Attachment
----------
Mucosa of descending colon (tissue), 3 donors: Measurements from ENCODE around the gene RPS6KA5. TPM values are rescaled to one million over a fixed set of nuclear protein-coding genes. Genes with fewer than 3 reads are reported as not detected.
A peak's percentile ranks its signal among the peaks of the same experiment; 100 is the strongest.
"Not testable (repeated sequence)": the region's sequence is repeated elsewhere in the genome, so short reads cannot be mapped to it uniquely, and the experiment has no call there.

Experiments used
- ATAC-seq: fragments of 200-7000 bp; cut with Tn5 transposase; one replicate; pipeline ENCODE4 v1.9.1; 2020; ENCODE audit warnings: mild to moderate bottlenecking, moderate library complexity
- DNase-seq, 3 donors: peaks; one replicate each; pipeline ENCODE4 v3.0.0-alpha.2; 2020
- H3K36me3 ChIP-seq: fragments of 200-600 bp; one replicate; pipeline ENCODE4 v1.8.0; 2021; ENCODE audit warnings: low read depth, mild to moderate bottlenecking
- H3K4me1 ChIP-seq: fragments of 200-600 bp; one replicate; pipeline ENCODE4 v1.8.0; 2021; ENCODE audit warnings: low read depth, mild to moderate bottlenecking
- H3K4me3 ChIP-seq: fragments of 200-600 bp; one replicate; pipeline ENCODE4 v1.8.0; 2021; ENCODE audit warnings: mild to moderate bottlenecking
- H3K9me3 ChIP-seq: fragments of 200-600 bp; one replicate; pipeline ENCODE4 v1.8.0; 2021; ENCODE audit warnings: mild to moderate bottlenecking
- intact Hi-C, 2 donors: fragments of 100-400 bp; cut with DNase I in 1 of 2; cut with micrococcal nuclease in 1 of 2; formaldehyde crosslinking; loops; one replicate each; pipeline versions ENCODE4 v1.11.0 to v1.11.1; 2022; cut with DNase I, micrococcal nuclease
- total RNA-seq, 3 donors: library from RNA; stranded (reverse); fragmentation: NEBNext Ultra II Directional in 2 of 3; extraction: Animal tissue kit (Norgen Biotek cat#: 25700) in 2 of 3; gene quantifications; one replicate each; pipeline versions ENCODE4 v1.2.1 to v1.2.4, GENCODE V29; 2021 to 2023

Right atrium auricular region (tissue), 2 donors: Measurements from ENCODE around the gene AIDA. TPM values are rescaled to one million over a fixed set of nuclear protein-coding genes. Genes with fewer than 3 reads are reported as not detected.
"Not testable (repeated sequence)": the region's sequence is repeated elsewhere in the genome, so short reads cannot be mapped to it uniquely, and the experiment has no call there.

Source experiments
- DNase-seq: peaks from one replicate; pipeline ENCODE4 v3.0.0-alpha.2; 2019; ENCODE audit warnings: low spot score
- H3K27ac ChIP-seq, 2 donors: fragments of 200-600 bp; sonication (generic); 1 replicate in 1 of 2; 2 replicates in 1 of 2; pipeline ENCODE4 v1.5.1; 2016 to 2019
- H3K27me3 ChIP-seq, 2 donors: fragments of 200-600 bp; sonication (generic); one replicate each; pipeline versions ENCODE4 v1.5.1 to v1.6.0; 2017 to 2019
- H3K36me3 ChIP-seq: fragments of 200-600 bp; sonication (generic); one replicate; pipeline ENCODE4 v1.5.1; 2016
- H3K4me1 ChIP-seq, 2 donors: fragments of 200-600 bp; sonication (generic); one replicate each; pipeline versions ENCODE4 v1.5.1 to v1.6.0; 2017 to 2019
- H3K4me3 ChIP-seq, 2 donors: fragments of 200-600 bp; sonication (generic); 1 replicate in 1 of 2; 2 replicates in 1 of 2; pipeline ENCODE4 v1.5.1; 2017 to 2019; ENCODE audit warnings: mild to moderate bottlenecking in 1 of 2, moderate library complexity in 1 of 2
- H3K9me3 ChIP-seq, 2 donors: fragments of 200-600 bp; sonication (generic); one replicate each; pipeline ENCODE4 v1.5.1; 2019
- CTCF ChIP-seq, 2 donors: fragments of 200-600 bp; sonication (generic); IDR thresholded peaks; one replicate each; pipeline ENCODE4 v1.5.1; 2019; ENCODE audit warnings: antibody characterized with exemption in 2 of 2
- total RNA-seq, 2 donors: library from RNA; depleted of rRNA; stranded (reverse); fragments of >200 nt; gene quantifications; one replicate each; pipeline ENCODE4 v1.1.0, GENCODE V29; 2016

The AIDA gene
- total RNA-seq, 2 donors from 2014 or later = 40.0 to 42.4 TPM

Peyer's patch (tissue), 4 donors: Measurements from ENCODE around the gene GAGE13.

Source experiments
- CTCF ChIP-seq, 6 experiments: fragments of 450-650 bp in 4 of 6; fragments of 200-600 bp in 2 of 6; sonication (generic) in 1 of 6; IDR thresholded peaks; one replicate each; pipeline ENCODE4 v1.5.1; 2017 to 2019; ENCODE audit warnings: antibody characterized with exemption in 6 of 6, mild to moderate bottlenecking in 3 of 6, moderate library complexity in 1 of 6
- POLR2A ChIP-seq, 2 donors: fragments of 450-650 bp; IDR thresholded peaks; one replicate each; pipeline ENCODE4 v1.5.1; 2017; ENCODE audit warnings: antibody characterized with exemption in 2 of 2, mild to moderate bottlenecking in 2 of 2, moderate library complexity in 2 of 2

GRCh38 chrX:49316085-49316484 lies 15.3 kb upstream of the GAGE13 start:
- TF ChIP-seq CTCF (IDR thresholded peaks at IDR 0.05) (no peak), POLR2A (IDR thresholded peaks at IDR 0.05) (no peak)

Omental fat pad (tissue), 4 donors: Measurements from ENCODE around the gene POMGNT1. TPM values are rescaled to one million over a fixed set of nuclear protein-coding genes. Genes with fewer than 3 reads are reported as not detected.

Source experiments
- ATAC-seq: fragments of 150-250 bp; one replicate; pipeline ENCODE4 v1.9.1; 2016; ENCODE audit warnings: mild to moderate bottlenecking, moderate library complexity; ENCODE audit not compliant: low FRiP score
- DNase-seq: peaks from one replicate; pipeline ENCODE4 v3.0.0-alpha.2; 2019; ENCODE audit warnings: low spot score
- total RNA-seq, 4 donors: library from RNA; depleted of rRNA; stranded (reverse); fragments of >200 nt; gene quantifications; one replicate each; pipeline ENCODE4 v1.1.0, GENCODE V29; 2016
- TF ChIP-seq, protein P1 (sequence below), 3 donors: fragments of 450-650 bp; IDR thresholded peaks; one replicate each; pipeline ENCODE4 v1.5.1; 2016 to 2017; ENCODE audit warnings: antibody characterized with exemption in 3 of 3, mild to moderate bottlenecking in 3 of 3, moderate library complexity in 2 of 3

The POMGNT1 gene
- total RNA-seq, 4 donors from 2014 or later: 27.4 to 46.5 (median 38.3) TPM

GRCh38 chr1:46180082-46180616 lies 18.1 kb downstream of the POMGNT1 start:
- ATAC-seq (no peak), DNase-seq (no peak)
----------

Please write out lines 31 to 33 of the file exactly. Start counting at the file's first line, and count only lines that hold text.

GRCh38 chrX:49316085-49316484 lies 15.3 kb upstream of the GAGE13 start:
- TF ChIP-seq CTCF (IDR thresholded peaks at IDR 0.05) (no peak), POLR2A (IDR thresholded peaks at IDR 0.05) (no peak)

Omental fat pad (tissue), 4 donors: Measurements from ENCODE around the gene POMGNT1. TPM values are rescaled to one million over a fixed set of nuclear protein-coding genes. Genes with fewer than 3 reads are reported as not detected.